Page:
Here I introduce the common analytical framework for this book that is applied in the case studies. Our framework interrogates the mix of drivers and factors that has shaped military adaptation in each case. The most common and significant driver is operational challenges. Such challenges will be a powerful trigger of adaptation when they significantly increase risks to friendly forces or threaten to derail the mission. This should come as no surprise. Technological change is another significant driver, especially in opening up new opportunities to response to operational challenges. This too is to be expected. Perhaps more surprising is the extent to which four other factors—domestic politics, alliance politics, strategic culture, and civil-military relations—shape the process of military adaptation, and not always in ways that are helpful to the campaign. The case studies reveal how these factors often interact with operational challenges to shape how a state or military adapts.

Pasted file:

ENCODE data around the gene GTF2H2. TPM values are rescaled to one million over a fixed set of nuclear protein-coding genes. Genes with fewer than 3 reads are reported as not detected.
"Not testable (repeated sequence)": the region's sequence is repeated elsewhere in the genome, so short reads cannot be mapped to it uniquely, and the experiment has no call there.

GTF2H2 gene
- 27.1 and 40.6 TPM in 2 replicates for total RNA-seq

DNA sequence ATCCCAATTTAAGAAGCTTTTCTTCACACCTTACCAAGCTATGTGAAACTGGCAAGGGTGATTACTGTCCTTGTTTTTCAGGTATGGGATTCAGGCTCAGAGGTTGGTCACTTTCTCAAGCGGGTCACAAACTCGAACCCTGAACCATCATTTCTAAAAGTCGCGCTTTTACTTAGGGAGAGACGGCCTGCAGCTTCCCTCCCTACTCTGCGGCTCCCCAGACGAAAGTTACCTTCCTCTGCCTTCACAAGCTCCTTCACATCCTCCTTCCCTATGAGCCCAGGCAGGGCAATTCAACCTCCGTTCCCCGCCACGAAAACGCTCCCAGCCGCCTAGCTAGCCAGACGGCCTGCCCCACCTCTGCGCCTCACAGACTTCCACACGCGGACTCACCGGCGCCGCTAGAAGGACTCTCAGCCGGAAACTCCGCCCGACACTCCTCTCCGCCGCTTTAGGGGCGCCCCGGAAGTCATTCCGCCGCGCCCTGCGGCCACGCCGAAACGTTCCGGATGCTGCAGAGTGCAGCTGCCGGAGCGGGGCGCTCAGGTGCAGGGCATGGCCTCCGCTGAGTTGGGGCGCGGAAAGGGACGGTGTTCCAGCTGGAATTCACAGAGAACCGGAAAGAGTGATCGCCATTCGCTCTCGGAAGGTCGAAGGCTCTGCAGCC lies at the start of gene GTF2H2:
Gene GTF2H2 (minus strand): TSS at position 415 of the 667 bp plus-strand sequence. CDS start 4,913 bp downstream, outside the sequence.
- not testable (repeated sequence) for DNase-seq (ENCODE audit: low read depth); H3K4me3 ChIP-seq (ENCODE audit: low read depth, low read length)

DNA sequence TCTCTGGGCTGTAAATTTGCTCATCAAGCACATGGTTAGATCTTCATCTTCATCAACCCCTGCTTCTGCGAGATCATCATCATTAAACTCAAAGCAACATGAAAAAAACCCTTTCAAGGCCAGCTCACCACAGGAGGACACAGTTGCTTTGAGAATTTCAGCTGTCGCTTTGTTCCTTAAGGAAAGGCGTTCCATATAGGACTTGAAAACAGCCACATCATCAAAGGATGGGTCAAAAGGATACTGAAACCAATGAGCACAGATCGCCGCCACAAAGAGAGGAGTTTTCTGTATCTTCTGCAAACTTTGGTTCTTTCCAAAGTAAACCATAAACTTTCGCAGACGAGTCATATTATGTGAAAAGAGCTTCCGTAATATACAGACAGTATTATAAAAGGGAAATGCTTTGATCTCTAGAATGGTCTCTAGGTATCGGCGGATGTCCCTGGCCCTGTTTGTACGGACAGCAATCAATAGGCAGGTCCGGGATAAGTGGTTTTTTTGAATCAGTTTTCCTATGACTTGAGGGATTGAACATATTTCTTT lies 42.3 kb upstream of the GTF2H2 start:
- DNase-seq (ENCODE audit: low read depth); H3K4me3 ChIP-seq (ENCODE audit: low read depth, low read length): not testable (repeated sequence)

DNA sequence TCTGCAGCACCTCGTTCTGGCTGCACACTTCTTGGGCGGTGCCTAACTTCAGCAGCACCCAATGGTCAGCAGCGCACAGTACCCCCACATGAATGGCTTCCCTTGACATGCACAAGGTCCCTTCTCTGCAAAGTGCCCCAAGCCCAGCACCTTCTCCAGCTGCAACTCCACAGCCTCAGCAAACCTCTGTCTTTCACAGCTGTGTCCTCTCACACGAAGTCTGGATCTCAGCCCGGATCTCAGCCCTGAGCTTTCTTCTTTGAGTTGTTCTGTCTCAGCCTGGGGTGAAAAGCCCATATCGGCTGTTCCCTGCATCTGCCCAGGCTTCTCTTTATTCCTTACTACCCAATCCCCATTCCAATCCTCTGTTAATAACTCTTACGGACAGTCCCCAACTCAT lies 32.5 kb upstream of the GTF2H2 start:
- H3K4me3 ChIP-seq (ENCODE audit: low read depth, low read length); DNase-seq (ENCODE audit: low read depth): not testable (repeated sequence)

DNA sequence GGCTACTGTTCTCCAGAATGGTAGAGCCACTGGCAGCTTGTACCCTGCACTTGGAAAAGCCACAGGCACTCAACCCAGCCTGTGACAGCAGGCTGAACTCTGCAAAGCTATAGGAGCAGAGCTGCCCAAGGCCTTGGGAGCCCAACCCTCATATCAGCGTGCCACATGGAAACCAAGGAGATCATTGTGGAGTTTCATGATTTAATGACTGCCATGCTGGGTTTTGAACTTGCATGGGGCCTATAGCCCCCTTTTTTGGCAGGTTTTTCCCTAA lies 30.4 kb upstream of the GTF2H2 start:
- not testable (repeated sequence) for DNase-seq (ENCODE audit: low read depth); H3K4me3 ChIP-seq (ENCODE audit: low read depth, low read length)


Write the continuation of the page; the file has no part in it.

At the same time, this book has sought to avoid weighing down our case studies with theory. All case study chapters follow the analytical framework. But our case study experts have been asked, first and foremost, to "tell the story" of military adaptation in their case. In some chapters the narrative focuses more on strategic than operational adaptation (such as the Canadian case) and vice versa (such as the US case).

In what follows, I begin by discussing the importance of adaptation in war. I then explore the distinction between military innovation and adaptation. Finally, I flesh out the common analytical framework.